Up

A grumpy old man is an odd choice for the protagonist of an animated feature. Usually in stories for children you want a main character that is about the same age as your intended audience, or maybe a little older. I suspect that is the safest choice. Fortunately, the geniuses who write and direct Pixar films have never been afraid of odd choices. Be it ants, race cars, or the monsters that hide under your bed, Pixar isn’t afraid to try anything and they are talented enough to make it work.

They are also unafraid of themes that might seem to appeal only to older kids or even adults. The Incredible family, for instance, dealt with very realistic and modern problems, exacerbated by their super powers but still recognizable. So it probably shouldn’t surprise us that Carl Fredericksen, voiced by Ed Asner, is a recent widower. He and his beloved wife Ellie were brought together by their shared love of adventure. They tried to save for a dream trip to Paradise Falls in Argentina, but emergencies kept coming up and they never quite made it. Now with Ellie gone, and Carl under pressure to sell the house they refurbished together, he decides to take the trip by himself. Since he is a retired balloon salesman, he ties up a gazillion helium balloons to his chimney and floats southward toward his dreams, while burdened with his memories.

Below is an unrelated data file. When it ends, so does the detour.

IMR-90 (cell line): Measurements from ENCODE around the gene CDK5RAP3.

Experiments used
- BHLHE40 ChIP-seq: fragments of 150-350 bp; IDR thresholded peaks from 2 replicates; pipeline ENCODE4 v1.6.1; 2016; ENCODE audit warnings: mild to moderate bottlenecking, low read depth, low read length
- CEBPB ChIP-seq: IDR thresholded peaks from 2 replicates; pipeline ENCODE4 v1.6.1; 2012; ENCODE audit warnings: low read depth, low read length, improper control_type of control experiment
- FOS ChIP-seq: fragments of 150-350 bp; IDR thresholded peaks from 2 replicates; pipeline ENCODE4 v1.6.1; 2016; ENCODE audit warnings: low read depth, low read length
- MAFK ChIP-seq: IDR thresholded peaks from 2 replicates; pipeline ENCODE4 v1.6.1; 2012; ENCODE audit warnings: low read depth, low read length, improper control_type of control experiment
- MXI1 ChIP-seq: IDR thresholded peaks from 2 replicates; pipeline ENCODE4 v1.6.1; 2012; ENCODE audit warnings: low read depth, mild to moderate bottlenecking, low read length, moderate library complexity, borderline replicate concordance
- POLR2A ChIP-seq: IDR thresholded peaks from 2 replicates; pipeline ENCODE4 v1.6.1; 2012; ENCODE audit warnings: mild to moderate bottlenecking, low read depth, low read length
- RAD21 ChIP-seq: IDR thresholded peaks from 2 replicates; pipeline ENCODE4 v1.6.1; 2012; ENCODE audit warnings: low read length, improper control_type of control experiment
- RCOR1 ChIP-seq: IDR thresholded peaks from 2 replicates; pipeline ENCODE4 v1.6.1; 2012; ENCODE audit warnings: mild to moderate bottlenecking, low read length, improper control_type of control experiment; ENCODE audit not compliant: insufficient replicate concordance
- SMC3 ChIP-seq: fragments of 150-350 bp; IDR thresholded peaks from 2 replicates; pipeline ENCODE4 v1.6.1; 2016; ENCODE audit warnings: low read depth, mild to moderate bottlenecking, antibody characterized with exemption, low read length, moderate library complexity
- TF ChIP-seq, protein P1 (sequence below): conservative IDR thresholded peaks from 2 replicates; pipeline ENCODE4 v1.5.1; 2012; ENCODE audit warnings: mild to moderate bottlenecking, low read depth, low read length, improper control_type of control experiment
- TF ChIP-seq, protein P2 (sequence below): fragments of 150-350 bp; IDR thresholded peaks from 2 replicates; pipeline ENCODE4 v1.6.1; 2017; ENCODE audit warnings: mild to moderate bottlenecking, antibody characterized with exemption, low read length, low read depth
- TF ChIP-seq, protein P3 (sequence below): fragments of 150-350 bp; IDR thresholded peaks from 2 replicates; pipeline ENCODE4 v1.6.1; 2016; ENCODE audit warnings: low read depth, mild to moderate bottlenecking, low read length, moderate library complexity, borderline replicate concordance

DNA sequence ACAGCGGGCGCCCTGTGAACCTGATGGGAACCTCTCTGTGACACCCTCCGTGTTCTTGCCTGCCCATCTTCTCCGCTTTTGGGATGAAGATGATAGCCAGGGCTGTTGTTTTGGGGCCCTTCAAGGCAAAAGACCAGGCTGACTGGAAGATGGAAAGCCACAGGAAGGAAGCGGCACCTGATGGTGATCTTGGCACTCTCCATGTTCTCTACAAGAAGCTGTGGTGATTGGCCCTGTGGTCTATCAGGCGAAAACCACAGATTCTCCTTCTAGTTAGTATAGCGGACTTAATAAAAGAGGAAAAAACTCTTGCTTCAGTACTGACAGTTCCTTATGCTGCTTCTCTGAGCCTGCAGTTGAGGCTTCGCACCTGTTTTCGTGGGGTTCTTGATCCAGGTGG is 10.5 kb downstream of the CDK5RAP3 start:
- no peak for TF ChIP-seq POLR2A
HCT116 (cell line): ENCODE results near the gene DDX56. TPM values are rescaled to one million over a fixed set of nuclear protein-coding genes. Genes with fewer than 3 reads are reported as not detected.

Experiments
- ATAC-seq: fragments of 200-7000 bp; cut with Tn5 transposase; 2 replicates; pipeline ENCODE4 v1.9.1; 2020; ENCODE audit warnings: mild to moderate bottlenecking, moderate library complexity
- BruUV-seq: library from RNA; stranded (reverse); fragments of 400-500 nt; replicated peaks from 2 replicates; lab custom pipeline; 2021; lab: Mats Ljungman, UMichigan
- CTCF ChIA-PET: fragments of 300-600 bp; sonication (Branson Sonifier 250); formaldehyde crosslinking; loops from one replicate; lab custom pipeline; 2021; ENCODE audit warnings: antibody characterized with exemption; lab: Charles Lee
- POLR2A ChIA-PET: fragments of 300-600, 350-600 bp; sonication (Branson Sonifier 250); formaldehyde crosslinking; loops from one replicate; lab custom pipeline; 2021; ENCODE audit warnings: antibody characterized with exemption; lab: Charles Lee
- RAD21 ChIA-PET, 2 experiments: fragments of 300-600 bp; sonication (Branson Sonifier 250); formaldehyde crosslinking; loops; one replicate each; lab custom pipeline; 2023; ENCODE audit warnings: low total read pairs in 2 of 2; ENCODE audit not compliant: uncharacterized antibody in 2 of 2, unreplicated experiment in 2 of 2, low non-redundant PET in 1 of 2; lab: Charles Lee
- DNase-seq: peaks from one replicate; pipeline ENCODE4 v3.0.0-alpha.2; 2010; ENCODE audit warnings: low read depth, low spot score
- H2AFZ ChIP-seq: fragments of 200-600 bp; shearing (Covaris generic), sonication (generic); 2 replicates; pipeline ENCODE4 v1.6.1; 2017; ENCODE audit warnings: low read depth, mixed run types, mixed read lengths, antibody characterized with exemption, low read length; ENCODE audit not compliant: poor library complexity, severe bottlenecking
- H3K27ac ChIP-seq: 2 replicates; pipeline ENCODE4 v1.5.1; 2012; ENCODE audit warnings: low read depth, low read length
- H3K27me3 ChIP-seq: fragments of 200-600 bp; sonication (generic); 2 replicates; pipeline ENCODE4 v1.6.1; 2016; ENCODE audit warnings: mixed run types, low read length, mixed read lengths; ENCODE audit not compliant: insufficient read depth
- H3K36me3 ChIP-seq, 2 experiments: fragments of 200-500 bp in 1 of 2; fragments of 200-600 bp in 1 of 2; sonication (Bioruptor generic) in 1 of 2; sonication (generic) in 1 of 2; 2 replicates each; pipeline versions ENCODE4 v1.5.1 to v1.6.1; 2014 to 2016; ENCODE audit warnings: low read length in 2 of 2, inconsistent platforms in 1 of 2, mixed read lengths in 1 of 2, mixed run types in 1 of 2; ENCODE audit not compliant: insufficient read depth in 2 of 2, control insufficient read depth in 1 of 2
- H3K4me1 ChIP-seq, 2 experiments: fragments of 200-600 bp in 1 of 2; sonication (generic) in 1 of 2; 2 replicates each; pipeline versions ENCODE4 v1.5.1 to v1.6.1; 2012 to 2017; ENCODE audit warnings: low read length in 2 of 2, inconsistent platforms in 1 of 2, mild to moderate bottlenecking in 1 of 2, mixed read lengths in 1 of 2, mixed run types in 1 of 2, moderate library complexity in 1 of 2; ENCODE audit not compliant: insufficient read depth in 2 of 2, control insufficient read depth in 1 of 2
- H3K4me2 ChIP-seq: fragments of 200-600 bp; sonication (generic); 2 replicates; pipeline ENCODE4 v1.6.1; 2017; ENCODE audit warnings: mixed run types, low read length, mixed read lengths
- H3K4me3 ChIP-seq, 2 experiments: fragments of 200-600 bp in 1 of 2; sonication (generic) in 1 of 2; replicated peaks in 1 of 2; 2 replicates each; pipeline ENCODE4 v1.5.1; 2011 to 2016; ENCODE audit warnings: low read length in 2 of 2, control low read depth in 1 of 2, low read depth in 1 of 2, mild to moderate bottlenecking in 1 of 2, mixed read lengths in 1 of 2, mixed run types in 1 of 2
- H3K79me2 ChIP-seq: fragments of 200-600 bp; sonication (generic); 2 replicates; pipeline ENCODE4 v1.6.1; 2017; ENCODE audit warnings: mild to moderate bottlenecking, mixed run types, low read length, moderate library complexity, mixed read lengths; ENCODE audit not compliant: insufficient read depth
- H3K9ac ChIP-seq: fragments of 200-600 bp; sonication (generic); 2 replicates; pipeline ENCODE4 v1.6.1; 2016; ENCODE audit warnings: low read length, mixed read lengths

Unfortunately, he has a stowaway in the form of Russell, voiced by Jordan Nagai, a dorky Wilderness Scout, looking to get his last merit badge, so he can become a senior scout and impress his father. Along the way they meet a ten foot flightless bird Russell names Kevin before he realizes she’s trying to get back to her chicks, and a dog named Dug, voiced by Bob Peterson, who’s been endowed with the power of speech by a special collar.

Directed by Pete Doctor, Up is a terrific and moving film. The first sequence which shows Carl and Ellie meeting for the first time as kids and then their subsequent lives together is as touching as anything I’ve ever seen in a movie. The films is not as gag heavy as some Pixar efforts, but the stuff with the dogs and the bird is pretty funny. The animation, of course, is awe inspiring. Carl is drawn as a blocky old man, persnickety to be sure, but somehow cuddly too.

I do want to say a word about the 3D. I had no idea it was this good. It takes a couple of seconds for your eyes to adjust, but when they do–Wow! Every once in awhile they’ll show a vista, or footage of the house floating in the air, that will just astonish you. I suppose it pulls you out of the story, but in this case, who cares? It’s spectacular. Doctor doesn’t emphasize it by shooting things at you, or at least not too often, but he uses it well.

And of course the best thing he does is tell us a real and very moving story. Even if it is a little odd.

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